• Share content on social media multiple times, even months after it has been posted.

Helpful tools that were discussed during the roundtable include:

  • Olapic –Places images from social media on your site.
  • Chuet –Places images from social media on your site.
  • Sprinklr –A social media management tool.

Strategy & Campaign Assessment: Re-upping Your Marketing Game

(Jodi Wearn, Silverpop, an IBM Company)

The presentation started off with a few facts, such as how 57% of the buying process happens before brand engagement in B2B, and how buyers tend to use multiple channels to make a purchase decision.

There are three types of marketers:

  1. Traditionalists: don’t “get” social.
  2. Social Strategist: struggle with deep analytics.
  3. Digital Pacesetters: get insights from analytics, such as ROI and brand recognition.

There are two areas to assess:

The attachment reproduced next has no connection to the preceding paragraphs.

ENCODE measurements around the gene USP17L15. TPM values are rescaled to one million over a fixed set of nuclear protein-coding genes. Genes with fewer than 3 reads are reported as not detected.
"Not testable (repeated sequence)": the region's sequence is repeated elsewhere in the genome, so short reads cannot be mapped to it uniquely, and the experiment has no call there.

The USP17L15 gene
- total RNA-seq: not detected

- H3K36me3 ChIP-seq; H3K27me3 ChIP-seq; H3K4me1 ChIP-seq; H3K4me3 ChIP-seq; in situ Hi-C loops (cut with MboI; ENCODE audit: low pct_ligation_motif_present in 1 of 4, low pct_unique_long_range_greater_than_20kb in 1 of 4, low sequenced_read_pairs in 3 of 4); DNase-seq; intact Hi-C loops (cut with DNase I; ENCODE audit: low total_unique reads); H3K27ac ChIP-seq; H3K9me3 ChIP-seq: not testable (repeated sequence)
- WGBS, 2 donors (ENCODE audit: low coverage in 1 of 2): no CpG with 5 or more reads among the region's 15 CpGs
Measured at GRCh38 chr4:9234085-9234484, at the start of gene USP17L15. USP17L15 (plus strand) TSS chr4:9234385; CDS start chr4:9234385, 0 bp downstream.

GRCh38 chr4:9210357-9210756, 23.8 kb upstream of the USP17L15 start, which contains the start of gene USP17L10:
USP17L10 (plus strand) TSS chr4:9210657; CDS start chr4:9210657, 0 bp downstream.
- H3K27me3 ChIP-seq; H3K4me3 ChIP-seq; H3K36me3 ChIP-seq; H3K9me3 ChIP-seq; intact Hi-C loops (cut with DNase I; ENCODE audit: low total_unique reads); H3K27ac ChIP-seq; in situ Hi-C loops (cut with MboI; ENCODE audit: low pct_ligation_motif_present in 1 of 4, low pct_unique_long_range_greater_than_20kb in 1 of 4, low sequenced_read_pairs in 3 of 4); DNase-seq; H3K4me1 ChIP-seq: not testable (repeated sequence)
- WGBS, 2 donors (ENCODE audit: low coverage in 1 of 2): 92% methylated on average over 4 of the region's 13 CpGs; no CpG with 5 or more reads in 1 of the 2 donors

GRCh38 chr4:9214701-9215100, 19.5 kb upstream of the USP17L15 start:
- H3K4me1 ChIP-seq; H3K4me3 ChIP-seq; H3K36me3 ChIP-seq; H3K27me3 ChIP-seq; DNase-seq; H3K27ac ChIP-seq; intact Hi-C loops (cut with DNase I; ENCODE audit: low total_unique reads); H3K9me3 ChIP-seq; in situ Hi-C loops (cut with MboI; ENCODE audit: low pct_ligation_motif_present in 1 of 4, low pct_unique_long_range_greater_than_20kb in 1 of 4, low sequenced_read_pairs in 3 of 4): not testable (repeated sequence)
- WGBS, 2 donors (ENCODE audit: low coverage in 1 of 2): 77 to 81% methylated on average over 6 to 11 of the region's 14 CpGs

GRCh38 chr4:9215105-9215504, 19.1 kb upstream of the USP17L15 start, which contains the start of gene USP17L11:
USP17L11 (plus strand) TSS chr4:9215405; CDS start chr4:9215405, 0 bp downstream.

1. Target market: is your marketing focused on it? Re-focus and don’t stray, understand key performance indicators (KPI’s), ask what you can do to engage more prospects.
  2. Engagement: are you capturing right behaviors? Actions > Words, explicit vs. implicit aka manual vs. automatic.

Develop an engagement plan:

  1. Assess usage behavior.
  2. Top/bottom performers.
  3. Identify areas for improvement (ex: lists, subject lines, offers).

Marketing on mobile devices:

Are customers getting an effective/engaging experience on their mobile device with your marketing plan? Mobile email open rates have increased 400% since 2011. People should not have to pinch the smartphone screen or squint to be able to read your email! Learn from others and determine what is and is not working for your business.

Mobile Guidelines:

  • From Name: 25 characters.
  • Subject Line: 35 characters.
  • Pre-Header: 85 characters.

Mobile Plan: